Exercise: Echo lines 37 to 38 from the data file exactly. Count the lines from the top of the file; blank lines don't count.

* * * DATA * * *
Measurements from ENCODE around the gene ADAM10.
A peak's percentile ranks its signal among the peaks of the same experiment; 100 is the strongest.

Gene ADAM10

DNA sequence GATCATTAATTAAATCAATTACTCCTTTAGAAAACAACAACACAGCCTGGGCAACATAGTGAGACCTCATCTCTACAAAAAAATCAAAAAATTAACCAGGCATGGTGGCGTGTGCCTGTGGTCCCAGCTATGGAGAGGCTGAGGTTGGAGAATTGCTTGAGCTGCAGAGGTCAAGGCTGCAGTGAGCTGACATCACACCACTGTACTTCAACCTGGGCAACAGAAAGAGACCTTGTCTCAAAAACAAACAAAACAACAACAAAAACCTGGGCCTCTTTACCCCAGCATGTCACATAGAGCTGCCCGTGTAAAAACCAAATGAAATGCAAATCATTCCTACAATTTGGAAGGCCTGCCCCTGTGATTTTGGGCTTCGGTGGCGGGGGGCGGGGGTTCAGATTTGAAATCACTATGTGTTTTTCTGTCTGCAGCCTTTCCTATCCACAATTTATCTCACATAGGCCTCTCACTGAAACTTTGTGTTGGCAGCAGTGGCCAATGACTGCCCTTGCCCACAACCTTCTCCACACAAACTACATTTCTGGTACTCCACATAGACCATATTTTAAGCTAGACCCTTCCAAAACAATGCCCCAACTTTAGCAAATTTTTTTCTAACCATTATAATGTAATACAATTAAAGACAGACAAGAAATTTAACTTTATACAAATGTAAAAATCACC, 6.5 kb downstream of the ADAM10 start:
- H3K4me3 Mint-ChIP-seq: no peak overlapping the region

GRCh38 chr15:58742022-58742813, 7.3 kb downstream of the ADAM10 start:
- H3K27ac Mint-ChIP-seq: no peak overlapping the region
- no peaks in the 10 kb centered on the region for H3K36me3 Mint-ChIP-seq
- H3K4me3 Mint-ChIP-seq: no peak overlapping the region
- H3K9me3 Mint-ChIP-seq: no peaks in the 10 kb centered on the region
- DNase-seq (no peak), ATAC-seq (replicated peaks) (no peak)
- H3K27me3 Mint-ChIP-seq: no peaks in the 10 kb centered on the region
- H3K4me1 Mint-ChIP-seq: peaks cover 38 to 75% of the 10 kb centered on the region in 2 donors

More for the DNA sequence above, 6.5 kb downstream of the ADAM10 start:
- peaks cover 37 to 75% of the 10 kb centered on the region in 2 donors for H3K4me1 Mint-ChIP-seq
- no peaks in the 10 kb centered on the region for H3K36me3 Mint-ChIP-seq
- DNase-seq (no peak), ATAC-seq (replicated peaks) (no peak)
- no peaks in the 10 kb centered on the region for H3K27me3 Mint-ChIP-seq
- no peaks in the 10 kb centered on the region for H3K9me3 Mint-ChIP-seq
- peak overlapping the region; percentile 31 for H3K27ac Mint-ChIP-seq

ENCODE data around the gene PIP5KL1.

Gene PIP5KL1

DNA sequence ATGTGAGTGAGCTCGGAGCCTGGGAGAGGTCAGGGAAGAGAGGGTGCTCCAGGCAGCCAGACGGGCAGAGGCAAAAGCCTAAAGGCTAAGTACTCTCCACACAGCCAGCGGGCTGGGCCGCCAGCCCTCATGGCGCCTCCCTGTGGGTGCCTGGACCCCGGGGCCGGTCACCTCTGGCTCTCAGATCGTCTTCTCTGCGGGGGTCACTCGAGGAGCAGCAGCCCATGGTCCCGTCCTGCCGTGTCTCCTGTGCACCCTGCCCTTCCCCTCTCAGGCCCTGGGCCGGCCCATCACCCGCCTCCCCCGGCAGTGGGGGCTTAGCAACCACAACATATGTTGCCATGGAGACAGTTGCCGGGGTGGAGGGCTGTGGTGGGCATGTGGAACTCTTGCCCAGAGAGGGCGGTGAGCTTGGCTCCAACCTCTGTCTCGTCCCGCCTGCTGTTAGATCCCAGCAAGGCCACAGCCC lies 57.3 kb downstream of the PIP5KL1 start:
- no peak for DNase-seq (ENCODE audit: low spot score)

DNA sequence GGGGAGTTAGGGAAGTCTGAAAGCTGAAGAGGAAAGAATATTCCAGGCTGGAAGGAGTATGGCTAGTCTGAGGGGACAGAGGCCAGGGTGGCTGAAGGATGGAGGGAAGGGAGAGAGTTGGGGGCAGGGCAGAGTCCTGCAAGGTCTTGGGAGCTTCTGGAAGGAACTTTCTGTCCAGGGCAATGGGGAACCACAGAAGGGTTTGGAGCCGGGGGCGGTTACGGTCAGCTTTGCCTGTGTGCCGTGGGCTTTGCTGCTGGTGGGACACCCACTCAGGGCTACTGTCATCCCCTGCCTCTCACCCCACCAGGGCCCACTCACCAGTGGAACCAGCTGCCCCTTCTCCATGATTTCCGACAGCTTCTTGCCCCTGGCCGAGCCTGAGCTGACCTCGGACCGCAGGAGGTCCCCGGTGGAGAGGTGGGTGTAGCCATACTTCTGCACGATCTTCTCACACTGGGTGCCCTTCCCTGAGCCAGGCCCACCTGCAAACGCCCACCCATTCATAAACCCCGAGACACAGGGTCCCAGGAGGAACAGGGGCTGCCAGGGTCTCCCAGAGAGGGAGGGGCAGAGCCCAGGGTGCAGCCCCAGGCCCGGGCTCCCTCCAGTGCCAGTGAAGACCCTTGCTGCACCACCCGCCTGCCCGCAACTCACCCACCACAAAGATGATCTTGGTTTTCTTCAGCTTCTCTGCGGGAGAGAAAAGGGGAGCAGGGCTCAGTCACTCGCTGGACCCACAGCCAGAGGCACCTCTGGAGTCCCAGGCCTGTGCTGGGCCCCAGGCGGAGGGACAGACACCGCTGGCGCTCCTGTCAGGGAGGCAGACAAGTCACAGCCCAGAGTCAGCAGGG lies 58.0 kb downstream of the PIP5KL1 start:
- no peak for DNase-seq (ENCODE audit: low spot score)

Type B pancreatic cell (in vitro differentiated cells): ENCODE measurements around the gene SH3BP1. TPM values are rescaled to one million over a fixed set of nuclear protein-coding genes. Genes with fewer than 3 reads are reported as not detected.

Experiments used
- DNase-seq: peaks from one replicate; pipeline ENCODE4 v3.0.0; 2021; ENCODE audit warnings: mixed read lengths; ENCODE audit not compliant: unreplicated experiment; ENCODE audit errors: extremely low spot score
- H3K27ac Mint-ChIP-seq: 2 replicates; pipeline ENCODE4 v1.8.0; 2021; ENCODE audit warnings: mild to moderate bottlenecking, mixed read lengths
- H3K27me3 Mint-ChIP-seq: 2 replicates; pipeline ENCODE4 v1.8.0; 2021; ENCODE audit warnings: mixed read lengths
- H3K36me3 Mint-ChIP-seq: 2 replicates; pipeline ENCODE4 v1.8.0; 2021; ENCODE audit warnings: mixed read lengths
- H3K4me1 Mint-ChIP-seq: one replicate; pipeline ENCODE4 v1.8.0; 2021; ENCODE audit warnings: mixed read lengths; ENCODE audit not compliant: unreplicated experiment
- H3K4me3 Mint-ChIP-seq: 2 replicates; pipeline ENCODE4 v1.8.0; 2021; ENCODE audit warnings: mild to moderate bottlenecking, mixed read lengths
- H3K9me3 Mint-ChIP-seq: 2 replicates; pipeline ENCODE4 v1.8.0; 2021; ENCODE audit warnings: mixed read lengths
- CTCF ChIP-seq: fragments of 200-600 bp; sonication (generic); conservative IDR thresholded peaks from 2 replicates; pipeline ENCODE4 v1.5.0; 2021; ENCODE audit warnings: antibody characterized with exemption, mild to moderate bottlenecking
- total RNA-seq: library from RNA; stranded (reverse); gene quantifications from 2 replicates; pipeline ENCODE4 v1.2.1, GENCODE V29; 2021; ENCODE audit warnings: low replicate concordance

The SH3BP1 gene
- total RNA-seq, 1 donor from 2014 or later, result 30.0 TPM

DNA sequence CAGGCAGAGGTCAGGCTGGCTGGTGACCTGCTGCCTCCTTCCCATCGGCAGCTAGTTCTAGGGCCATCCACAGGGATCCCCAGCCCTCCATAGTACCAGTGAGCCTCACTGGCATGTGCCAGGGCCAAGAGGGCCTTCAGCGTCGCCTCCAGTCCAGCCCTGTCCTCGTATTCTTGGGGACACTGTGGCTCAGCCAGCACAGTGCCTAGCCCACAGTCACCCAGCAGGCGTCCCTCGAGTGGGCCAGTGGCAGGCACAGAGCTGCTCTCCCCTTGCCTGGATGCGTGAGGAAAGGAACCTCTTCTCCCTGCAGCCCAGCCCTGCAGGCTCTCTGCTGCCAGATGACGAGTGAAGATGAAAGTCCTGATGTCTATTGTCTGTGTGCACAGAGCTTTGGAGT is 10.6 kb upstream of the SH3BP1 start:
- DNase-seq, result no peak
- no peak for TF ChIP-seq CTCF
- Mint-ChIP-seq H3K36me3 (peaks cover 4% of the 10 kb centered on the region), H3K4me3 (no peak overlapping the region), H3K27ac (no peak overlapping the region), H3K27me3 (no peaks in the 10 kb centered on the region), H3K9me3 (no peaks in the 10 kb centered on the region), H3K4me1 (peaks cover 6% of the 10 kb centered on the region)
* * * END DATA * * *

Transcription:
- total RNA-seq: library from RNA; stranded (reverse); gene quantifications from 2 replicates; pipeline ENCODE4 v1.2.1, GENCODE V29; 2021; ENCODE audit warnings: low replicate concordance

The SH3BP1 gene